Teacher-librarians are information skills advocates.

This includes defining questions, locating resources, searching online effectively and taking notes, summarising information, referencing correctly, and developing critical thinking skills. They find opportunities for inquiry learning.

Teacher-librarians are resource advocates.

They curate and provide access to a variety of up to date and relevant sources for teaching and learning. They need to integrate their way into subject areas and tailor their presentations/resources for specific needs. The teacher-librarian is a resource that is there to be used. They are experts in their field.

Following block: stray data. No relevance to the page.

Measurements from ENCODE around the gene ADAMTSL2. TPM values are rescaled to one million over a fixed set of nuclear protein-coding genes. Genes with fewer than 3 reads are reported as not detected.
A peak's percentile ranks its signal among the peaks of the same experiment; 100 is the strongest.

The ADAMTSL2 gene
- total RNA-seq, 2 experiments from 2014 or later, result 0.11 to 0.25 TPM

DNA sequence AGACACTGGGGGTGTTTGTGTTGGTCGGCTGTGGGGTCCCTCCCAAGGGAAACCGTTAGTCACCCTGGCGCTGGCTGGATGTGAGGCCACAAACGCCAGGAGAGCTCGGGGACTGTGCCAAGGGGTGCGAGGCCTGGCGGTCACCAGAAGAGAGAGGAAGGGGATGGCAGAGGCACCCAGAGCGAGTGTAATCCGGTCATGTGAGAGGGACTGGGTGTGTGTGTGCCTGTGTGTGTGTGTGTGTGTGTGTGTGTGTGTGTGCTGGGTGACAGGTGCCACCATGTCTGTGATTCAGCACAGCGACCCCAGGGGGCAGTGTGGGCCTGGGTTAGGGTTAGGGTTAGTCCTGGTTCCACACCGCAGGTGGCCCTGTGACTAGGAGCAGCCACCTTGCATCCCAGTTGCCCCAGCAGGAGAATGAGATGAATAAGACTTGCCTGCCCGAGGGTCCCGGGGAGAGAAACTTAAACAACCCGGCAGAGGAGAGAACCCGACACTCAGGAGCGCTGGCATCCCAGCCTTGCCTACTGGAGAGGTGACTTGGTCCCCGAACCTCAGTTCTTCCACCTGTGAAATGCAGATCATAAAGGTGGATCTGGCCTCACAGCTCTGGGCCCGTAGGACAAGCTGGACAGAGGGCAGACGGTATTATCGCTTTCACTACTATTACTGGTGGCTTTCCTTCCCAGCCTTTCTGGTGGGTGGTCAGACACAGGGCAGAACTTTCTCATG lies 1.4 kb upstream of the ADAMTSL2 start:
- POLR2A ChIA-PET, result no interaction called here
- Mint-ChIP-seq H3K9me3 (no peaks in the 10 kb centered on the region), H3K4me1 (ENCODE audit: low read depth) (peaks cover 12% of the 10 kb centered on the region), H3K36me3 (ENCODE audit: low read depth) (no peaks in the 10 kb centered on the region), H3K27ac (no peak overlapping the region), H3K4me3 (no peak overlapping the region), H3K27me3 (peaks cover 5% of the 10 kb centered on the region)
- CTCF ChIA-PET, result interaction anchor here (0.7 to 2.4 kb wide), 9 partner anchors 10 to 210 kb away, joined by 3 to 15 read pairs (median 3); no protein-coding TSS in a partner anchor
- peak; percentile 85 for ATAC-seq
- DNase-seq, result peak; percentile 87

Teacher-librarians are literacy advocates.

They help students locate resources suited to their ability and their interests. They introduce students to books they may not have seen previously. They provide access to resources for all users. They promote interest and challenge in reading.

Teacher-librarians are collaboration advocates.

They work together with class and subject teachers to create meaningful opportunities for inquiry learning and development of information skills.

I have enjoyed being a teacher-librarian in the positions I have been employed in. I believe these roles/jobs of the teacher-librarian are intertwined and often overlap. There is a big change from what I thought teacher-librarians did to what I now realise is part of the role. This has not changed my interest in the role. I see the role as very important in developing information literate students for the future.